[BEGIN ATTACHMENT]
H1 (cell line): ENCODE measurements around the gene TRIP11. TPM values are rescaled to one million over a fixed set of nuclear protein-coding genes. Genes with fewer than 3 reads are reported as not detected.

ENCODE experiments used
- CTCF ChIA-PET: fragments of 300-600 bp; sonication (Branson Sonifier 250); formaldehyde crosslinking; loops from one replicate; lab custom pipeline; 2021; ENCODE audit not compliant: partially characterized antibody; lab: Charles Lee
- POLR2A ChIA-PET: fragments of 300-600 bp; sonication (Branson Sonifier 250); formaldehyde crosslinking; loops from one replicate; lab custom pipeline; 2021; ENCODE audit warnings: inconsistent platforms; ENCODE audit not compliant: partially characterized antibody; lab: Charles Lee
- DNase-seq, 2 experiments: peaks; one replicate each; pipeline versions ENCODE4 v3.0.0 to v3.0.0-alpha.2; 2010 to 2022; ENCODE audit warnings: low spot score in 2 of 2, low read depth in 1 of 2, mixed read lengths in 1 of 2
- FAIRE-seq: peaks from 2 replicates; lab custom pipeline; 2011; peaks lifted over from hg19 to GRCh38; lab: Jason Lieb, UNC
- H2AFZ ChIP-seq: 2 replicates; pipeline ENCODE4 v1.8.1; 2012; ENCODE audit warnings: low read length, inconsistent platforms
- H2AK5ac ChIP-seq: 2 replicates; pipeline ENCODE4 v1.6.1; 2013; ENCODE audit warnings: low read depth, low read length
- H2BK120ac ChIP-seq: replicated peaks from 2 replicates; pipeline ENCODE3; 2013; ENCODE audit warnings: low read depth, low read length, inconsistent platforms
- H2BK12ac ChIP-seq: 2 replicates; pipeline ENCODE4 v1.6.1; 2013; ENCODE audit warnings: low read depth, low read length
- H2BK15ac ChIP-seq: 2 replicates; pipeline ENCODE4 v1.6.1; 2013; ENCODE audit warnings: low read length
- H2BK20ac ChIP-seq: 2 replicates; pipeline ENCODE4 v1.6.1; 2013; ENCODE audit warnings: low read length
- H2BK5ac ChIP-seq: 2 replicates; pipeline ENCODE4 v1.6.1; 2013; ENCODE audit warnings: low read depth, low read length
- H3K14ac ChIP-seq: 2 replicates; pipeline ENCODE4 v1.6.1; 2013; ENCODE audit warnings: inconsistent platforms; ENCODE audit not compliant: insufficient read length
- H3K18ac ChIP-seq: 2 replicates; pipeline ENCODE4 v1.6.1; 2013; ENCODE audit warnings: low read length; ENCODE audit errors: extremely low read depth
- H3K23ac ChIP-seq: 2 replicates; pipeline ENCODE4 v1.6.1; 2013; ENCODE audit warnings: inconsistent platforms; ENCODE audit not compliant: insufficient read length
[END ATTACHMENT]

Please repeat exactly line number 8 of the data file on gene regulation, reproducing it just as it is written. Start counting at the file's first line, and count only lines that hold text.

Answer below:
- H2AK5ac ChIP-seq: 2 replicates; pipeline ENCODE4 v1.6.1; 2013; ENCODE audit warnings: low read depth, low read length